After more than a year since the U.S., Canada and Mexico came to an agreement on a new trade deal to replace the North American Free Trade Agreement (NAFTA), House Democrats and the White House have agreed on new terms for the United States-Mexico-Canada Agreement (USMCA).

In a press conference, House Speaker Nancy Pelosi announced the agreement, citing the crossing of a “threshold of enforcement for workers’ rights, the environment and the prescription drug issue” as reasons for making an agreement. The USMCA still needs to be ratified by Congress and the governments of Mexico and Canada before it will replace NAFTA.

In response to the announcement, President Donald Trump tweeted, “America’s great USMCA Trade Bill is looking good. It will be the best and most important trade deal ever made by the USA. Good for everybody – Farmers, Manufacturers, Energy, Unions – tremendous support. Importantly, we will finally end our Country’s worst Trade Deal, NAFTA!”

Kathy Krafka Harkema, codes and regulatory affairs manager for the American Architectural Manufacturers Association, responded to the agreement with optimism.

“The U.S., Canada and Mexico each represent a significant export market for the others. In the case of the United States, some 2 million U.S. manufacturing jobs depend on trade with Canada and Mexico, according to the National Association of Manufacturers (NAM),” she says. “Once ratified by each country, the new USMCA will offer opportunities for continued growth for manufacturers, including those in fenestration and glazing manufacturing and their supply chains. The new, enhanced U.S.-Mexico-Canada trade agreement (USMCA) will replace the 25-year-old North American Free Trade Agreement (NAFTA). AAMA is optimistic that the new USMCA trade agreement can help to provide greater opportunities for manufacturing jobs and export markets in North America.”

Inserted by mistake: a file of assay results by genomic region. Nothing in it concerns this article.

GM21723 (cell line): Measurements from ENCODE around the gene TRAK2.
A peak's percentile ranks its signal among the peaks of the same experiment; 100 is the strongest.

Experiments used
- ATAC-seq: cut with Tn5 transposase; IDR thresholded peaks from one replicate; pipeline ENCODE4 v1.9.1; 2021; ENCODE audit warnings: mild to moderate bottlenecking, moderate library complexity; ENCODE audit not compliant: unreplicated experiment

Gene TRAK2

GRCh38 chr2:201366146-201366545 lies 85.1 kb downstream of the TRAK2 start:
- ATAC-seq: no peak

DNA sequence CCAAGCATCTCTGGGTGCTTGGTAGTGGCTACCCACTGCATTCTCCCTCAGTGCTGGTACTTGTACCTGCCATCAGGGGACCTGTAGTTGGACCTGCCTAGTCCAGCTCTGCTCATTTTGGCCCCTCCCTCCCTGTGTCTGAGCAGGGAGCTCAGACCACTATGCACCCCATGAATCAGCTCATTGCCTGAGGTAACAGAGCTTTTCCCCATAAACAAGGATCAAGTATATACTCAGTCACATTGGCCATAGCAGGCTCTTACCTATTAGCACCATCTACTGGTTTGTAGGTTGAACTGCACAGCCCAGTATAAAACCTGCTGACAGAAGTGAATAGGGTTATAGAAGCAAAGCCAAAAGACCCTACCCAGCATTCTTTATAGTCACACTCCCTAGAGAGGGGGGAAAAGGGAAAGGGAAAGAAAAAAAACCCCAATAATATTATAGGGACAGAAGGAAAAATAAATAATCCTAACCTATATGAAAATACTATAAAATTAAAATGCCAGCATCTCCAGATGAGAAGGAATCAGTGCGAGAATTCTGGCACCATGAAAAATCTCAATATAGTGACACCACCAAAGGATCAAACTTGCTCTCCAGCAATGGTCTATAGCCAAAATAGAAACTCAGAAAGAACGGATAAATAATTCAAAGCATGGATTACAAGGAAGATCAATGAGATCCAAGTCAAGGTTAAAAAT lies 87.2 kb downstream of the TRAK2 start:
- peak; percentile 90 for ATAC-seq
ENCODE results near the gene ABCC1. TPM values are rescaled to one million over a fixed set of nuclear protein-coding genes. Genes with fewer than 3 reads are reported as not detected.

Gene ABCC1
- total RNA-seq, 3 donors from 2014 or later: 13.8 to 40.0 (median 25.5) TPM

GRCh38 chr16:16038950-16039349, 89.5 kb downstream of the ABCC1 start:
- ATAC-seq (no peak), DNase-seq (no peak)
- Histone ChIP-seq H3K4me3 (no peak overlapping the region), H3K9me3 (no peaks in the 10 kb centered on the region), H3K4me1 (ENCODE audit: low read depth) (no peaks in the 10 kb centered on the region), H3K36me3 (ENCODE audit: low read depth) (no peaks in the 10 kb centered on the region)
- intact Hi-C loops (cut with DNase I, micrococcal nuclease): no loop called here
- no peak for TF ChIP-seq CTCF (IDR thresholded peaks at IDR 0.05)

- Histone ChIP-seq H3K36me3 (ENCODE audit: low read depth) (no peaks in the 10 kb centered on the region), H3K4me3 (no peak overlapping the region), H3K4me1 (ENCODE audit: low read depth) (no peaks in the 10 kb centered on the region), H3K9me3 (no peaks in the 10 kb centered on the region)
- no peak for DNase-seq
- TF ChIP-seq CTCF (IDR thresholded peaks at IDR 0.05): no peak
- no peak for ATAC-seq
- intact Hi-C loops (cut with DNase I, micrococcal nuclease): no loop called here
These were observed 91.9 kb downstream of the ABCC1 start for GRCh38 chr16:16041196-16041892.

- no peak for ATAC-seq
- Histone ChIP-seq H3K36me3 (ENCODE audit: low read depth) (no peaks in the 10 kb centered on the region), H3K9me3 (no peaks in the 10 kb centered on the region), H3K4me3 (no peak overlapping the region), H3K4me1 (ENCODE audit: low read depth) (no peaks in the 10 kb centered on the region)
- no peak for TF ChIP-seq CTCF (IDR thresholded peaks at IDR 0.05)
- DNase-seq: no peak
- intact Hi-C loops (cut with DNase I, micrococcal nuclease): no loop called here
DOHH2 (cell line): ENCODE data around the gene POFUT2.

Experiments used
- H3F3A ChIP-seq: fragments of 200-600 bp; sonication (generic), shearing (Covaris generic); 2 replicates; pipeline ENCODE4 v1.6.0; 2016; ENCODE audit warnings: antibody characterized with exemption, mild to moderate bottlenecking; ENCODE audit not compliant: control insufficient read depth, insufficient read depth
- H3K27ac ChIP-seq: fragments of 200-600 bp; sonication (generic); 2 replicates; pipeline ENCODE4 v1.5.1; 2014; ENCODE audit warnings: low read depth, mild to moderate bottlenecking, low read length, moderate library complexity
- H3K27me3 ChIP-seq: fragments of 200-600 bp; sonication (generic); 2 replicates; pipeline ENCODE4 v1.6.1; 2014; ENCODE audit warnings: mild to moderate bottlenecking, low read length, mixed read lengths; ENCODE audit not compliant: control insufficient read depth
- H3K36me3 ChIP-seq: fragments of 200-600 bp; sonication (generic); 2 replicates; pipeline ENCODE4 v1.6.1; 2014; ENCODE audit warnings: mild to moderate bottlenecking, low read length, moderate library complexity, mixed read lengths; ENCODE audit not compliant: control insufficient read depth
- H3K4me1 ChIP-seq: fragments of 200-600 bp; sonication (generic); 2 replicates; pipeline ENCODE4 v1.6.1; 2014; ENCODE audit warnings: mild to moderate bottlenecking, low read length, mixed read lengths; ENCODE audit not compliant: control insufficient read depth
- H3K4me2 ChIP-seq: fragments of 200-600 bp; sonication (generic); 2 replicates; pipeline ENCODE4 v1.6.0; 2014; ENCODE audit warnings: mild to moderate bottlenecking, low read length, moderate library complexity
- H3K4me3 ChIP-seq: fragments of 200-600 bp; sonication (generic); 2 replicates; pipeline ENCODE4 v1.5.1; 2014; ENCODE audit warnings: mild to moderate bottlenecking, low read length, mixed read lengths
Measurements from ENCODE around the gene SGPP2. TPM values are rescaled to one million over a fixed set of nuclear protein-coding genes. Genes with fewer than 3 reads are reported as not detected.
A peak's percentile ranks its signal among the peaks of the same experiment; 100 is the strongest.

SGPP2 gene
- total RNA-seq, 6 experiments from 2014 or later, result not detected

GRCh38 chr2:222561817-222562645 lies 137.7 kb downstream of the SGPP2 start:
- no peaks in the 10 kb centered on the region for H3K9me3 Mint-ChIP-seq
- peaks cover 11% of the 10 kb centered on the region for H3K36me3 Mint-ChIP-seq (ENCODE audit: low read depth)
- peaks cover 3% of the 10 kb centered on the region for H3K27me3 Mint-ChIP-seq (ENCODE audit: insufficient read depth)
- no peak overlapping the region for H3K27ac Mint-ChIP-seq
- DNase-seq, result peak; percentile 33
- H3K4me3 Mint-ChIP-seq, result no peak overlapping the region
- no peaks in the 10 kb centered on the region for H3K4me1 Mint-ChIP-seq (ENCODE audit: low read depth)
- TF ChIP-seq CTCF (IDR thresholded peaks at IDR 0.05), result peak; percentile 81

“A lot has changed in terms of trade, technology, manufacturing and exporting in the past quarter of a century. The USMCA will help strengthen intellectual property rights provisions and copyright privileges, while also addressing modern digital technology aspects of trade. The updated agreement language will help companies protect their significant investment in innovation, brands and overall business,” adds Krafka Harkema.

Greg Ugalde, chairman of the National Association of Home Builders (NAHB) also responded to the deal, saying, “NAHB commends President Trump and House Democrats for working together in a bipartisan spirit to reach an agreement on approving the USMCA trade deal, which represents a win for the U.S. economy, a win for American jobs and a win for housing affordability. Many of the products that go into American homes come from Mexico or Canada.  By moving swiftly to ratify the USMCA, Congress will help to address the nation’s housing affordability crisis.”

The USMCA agreement, originally created among the countries in October 2018, did not remove steel and aluminum tariffs placed on imports from Canada and Mexico. Those tariffs were lifted in May 2019.